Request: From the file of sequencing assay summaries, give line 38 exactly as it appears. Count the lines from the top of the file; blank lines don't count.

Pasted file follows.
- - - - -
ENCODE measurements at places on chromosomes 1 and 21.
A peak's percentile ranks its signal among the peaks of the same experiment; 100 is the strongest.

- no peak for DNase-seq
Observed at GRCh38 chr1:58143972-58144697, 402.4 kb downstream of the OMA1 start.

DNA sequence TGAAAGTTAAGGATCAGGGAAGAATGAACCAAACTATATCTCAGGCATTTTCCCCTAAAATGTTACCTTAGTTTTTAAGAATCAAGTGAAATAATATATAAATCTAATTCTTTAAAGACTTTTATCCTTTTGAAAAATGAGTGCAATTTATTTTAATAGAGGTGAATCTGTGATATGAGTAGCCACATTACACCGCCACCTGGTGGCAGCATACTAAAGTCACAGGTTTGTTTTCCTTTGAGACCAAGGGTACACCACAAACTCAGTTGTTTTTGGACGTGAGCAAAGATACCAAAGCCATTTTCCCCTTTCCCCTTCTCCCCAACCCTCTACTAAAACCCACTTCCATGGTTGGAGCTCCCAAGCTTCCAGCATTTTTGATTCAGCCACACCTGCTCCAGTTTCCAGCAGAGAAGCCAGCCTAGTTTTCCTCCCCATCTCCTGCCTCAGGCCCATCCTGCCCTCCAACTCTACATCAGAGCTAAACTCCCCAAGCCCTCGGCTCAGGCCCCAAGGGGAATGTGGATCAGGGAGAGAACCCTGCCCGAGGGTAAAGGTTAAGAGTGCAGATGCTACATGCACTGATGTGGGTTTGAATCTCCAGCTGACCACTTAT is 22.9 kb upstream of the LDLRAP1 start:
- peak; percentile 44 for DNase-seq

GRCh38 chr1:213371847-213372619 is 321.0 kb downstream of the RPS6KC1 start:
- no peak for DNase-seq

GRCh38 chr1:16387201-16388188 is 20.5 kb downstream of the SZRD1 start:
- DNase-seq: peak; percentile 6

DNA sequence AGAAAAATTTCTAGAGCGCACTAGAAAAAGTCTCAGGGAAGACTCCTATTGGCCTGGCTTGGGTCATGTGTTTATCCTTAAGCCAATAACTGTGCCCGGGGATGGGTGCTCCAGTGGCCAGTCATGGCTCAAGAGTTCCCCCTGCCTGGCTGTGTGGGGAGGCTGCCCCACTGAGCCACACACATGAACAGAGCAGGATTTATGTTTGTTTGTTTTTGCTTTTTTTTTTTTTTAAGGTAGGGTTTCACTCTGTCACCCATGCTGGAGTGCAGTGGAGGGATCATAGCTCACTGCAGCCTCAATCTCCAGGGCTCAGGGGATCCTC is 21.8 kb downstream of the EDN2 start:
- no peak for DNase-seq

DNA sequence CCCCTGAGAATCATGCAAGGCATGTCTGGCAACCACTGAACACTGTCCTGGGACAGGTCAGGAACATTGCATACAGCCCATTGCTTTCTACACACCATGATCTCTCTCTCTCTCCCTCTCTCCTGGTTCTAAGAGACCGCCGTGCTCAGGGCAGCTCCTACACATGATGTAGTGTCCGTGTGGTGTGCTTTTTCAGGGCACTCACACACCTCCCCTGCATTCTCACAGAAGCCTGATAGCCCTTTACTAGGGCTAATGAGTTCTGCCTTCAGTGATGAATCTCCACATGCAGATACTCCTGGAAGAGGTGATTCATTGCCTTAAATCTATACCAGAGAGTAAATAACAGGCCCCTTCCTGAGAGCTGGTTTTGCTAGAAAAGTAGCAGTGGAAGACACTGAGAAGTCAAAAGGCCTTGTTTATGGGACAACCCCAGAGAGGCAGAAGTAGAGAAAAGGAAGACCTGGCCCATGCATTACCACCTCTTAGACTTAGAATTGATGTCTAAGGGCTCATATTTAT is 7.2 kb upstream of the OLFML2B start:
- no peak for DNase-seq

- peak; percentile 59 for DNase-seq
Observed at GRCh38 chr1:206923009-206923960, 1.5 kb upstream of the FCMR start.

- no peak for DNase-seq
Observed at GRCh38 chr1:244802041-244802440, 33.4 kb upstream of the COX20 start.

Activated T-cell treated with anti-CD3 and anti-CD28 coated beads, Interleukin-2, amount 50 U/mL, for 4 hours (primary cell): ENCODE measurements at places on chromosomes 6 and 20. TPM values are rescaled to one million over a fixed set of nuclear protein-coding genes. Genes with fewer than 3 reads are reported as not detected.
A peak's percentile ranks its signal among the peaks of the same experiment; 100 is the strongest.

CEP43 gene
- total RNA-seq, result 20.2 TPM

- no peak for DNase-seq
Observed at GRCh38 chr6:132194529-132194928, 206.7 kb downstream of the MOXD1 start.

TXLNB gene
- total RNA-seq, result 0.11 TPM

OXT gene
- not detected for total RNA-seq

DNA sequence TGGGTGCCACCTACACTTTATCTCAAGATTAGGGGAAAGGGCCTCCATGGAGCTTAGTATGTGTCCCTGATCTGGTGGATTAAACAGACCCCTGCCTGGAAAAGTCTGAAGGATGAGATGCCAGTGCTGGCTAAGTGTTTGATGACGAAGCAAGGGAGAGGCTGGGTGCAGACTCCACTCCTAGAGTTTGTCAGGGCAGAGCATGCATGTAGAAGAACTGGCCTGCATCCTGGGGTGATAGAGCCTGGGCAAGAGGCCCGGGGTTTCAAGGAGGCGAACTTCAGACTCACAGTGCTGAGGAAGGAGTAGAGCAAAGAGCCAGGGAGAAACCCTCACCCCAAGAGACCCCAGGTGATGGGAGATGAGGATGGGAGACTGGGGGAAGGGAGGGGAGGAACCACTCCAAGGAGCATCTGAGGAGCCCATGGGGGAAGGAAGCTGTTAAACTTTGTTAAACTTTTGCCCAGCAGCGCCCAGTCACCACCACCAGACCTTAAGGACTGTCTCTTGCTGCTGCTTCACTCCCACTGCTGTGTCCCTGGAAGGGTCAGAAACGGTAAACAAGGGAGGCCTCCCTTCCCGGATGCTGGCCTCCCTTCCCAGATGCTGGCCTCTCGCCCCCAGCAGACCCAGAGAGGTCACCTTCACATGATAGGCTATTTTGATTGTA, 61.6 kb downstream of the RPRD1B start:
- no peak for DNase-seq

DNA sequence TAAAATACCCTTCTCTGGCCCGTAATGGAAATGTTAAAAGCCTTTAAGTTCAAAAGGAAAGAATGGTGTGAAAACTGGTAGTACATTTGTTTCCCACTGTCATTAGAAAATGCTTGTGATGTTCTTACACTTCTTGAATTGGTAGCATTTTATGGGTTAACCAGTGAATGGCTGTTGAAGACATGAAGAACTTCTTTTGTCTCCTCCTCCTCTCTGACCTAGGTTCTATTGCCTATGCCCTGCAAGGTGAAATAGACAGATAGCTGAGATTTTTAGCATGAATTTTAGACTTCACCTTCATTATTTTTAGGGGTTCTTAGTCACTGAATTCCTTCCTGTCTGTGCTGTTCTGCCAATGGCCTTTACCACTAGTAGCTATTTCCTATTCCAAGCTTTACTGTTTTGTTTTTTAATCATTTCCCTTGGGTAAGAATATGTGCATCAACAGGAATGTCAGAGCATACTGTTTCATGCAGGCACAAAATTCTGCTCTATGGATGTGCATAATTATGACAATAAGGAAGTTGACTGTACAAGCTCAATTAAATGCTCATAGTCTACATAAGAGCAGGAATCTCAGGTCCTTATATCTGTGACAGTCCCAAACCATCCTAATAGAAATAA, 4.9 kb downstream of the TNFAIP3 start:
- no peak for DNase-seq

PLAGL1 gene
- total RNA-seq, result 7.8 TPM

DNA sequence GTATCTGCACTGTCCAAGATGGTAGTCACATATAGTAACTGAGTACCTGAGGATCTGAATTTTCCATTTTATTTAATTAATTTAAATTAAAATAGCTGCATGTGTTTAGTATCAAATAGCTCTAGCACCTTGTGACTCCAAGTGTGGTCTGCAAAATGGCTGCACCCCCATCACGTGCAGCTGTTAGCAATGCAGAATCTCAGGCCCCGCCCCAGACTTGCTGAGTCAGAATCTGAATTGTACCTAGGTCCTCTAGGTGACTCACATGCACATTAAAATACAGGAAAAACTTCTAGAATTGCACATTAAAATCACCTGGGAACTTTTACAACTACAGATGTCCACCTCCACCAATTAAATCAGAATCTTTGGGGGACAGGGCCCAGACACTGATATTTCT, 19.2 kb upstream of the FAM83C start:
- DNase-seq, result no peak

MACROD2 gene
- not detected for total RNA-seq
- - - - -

- not detected for total RNA-seq